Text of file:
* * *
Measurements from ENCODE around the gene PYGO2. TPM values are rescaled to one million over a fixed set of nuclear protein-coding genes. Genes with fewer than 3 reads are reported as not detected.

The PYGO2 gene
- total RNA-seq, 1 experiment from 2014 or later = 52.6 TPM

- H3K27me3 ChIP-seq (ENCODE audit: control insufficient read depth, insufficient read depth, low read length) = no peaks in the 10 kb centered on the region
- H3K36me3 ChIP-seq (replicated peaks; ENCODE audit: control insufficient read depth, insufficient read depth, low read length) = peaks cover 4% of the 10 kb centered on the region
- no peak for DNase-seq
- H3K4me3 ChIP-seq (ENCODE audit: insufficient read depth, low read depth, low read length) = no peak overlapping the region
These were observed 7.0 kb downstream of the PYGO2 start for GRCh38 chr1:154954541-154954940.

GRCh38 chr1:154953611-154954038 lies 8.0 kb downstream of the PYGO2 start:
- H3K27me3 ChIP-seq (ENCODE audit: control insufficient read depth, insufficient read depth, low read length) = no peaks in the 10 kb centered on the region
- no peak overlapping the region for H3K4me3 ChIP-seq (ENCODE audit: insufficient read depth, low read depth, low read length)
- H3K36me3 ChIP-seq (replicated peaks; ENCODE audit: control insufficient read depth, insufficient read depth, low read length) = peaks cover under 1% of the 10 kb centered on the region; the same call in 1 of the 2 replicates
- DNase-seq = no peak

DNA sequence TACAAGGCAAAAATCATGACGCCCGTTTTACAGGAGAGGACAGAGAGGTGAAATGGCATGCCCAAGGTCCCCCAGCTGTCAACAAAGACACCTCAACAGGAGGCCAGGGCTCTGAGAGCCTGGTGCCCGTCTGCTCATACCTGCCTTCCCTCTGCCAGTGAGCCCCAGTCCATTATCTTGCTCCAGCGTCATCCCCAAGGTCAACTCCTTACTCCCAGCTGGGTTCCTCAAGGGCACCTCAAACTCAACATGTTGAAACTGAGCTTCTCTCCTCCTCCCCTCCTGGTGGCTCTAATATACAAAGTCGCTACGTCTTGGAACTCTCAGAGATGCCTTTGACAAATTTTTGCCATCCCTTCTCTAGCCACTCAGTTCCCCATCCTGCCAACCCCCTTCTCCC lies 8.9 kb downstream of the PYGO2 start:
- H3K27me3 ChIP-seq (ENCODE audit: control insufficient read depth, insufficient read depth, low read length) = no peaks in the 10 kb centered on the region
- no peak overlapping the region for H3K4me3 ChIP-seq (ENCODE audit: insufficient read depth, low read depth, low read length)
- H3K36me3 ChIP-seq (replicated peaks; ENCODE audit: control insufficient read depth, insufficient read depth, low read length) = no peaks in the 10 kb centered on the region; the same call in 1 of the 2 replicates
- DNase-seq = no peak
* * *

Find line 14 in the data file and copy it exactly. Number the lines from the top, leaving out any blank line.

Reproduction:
DNA sequence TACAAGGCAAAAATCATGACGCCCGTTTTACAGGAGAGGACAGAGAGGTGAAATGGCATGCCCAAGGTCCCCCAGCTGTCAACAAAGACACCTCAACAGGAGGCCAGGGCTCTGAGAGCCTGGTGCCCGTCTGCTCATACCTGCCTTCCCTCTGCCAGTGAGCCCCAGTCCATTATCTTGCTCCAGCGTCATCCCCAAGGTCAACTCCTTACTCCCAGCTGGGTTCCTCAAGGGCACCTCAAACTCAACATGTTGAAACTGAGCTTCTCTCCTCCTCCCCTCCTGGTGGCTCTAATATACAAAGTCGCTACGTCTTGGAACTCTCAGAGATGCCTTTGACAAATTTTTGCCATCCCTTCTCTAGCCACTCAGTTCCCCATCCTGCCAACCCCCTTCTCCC lies 8.9 kb downstream of the PYGO2 start: